I've got an inverted chest, a misshapen head, a big nose, a bad back—I could go on. I'm a mental mess dumped into the civilian world.

And that so lamely and unfashionable
That dogs bark at me as I halt by them;
I'm so high-strung and amped that dogs pick up my nervous energy and bark and growl at me;

Why I, in this weak piping time of peace,
Have no delight to pass away the time,
Me, without the structure: I lack focus, connection, and a clear mission for my life, hell, for my day!

Unless to see my shadow in the sun
And descant on mine own deformity:
Unless I focus on what a loser and a coward I am. Or I happen to see my disgusting reflection in the mirror, a photo of me now, or I see faces seeing me.

And therefore, since I cannot prove a lover,
To entertain these fair well-spoken days,
And since I fake it to fit in, I hate my life and myself now, and regret leaving the army,

I am determined to prove a villain
And hate the idle pleasures of these days.
I vow to drink, lie, keep moving, make a mess wherever I go and tear every place and every relationship apart.

My feeling watching Richard III continued long after the play, driving me to turn down an offer for active duty, to exit the Minnesota National Guard, and to enter graduate school for theater. I should think that my feeling counts as a catharsis. To me, this catharsis shows more than just the power of theater—it shows the very function of theater.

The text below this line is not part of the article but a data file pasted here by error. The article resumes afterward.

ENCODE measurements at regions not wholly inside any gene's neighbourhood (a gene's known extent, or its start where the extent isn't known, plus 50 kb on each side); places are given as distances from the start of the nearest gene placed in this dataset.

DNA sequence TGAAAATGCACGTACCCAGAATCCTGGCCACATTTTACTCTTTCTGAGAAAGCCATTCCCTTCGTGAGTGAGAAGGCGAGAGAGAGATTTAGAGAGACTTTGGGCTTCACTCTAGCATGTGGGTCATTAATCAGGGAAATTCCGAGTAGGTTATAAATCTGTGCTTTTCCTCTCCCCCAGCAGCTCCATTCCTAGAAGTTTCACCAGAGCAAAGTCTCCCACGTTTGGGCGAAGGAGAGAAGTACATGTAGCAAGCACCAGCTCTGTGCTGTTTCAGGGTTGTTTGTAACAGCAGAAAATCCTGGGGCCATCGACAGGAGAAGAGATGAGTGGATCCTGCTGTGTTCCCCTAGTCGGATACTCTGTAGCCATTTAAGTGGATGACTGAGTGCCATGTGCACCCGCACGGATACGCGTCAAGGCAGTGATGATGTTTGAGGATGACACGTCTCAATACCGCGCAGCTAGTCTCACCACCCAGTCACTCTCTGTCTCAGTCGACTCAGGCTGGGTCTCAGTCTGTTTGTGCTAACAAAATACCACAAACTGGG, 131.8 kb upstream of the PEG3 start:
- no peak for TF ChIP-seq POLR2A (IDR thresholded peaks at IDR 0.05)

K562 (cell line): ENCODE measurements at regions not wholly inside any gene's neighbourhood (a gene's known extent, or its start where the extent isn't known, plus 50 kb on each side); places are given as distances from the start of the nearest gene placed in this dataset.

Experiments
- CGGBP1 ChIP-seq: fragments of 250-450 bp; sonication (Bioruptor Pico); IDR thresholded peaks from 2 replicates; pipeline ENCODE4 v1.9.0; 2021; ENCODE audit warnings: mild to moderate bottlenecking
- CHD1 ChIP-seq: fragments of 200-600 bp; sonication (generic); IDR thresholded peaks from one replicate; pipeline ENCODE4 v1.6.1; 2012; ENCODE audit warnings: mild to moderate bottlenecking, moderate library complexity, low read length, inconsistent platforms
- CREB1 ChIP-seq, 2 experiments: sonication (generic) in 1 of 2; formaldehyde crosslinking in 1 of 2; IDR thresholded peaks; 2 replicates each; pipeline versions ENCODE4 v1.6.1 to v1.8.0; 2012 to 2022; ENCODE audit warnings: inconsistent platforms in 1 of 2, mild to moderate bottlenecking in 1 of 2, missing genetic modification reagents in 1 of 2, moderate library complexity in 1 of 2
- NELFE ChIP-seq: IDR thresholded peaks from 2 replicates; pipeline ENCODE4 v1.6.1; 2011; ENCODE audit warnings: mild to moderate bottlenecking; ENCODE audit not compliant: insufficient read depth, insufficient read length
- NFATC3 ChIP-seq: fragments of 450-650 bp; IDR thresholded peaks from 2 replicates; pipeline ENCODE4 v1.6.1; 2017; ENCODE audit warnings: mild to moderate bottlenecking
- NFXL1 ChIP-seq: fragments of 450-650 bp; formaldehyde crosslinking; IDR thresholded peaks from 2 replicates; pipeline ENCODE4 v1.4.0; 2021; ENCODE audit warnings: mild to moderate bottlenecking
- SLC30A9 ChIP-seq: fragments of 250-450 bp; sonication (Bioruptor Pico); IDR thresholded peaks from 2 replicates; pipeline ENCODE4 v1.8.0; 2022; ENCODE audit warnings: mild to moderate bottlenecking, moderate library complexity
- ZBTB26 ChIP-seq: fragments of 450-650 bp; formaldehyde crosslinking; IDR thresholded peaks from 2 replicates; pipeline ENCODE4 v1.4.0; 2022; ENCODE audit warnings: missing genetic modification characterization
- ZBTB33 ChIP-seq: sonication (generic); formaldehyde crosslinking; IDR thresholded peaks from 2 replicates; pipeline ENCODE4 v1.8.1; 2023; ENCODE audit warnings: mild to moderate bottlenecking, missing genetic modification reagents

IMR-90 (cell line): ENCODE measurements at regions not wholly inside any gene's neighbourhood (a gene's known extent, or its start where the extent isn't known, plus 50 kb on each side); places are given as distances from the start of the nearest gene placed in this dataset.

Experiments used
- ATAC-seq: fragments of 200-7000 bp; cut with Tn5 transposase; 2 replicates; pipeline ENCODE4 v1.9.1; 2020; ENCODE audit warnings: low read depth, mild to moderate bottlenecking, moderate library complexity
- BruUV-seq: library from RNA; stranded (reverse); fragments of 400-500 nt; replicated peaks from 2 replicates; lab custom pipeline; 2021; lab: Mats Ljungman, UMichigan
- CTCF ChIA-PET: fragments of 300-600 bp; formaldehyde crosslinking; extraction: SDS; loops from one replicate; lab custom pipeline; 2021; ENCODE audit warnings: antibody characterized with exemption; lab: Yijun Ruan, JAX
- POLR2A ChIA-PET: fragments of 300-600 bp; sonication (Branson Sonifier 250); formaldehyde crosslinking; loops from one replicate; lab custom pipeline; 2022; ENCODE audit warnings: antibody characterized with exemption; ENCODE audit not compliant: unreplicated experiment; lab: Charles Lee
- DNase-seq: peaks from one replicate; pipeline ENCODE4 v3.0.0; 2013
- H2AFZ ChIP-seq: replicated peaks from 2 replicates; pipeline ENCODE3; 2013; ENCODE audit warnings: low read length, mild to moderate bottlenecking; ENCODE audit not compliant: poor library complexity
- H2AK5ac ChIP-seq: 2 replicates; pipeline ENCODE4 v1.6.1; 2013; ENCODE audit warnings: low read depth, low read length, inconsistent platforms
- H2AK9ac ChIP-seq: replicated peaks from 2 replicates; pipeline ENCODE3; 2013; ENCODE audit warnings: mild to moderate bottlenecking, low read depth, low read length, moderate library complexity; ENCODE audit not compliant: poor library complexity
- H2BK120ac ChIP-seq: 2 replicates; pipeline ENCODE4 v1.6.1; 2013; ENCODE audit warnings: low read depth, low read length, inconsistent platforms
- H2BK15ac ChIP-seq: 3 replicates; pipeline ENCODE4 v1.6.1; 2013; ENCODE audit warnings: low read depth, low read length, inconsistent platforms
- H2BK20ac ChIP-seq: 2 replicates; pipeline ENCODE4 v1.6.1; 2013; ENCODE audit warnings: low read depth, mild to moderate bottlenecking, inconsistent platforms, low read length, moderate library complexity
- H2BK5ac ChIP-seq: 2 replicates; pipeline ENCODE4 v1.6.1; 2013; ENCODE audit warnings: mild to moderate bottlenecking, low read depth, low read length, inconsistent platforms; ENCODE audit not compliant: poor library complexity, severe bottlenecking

Engaging in classical training and acting in Shakespeare's plays for over the last seventeen years has brought me face to face with mine own “deformities:” my "Labrador-reflex" (my automatic response to a threat with violence), my judgments and my condemnations of myself and others (at least, what I thought I knew about myself and others), my prejudices (and the discovery that these are learned), my self-image (or rather, my inner duel of who I am versus who I want to be), and my perceived disconnection to other people (my learned automatic response to establish an “us” versus “them”).

In my opinion, this is the function of theater: to face and dissolve our “deformities,” and to erode the barriers that establish an “us” and a “them.” To create a safe, secure space where we listen without condemnation, speak the unspeakable, and share our personal truths—to discover both a deeper understanding of ourselves and a stronger connection to each other.

Our veterans, our families of veterans, and our society as a whole seem to live in some form of constant crisis. Let us use the age-old function of theater and its tools to face and deal with these crises.

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This series examines Shakespeare from a military veteran's perspective and offers a new angle on Shakespeare's text and characters, while delving deep into the challenges facing American theatre and society.

Shakespeare Through the Lens of a Military Veteran

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Bravo! Your bravery in sharing and revealing never ceases to amaze me. Your Richard III is simply the best I've ever seen in 22 years. Now I know why. I'm glad you found your voice and are helping others to do the same. Let the catharsis continue!

One of the best series on the true, as you point out, FUNCTION of theatre that I've ever read as an actor, and one of the most meaningful I've ever read as a combat vet's daughter who was 15-17 when her Dad served in OIF.